Jason Read at Unemployed Negativity wrote a lovely post about Work Won’t Love You Back. It’s really good–I encourage you to read the whole thing. He writes:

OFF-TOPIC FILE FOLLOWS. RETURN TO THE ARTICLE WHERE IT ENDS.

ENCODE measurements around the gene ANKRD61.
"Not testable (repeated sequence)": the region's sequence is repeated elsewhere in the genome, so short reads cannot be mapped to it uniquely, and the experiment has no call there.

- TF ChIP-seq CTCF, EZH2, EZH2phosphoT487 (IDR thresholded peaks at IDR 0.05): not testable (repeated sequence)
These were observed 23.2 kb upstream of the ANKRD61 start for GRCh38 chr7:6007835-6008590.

There is a dialectic of sorts between bullshit jobs and hope labor. The more the general labor situation seems plagued by demanding and demeaning jobs the more people are driven to find something with passion and purpose. This is an escape from work on the terrain of work itself, an escape from the cubicle to the coffeeshop or, worse yet, the corporate co-working space. On the opposite side of this dialectic, those stuck in jobs that are not perceived as difficult or demanding have no sympathy for those who work doing something perceived as fun, rewarding, or meaningful. Case in point the hostility shown towards teachers. As Jaffe has said in an interview, unless you are a coal miner there is supposedly no reason for forming a union. This conflict undermines any solidarity across the affective divide. I imagine a book on the difficulties of teachers, artists, and athletes will be met with derision by many–“what do they have to complain about?” or “If they wanted more money they should have gone into a more lucrative career.” For this reason alone Jaffe should be celebrated for writing this book. It is hard enough to criticize work in our society, hardy still when it is a matter of criticizing jobs that people love.Read the whole thing.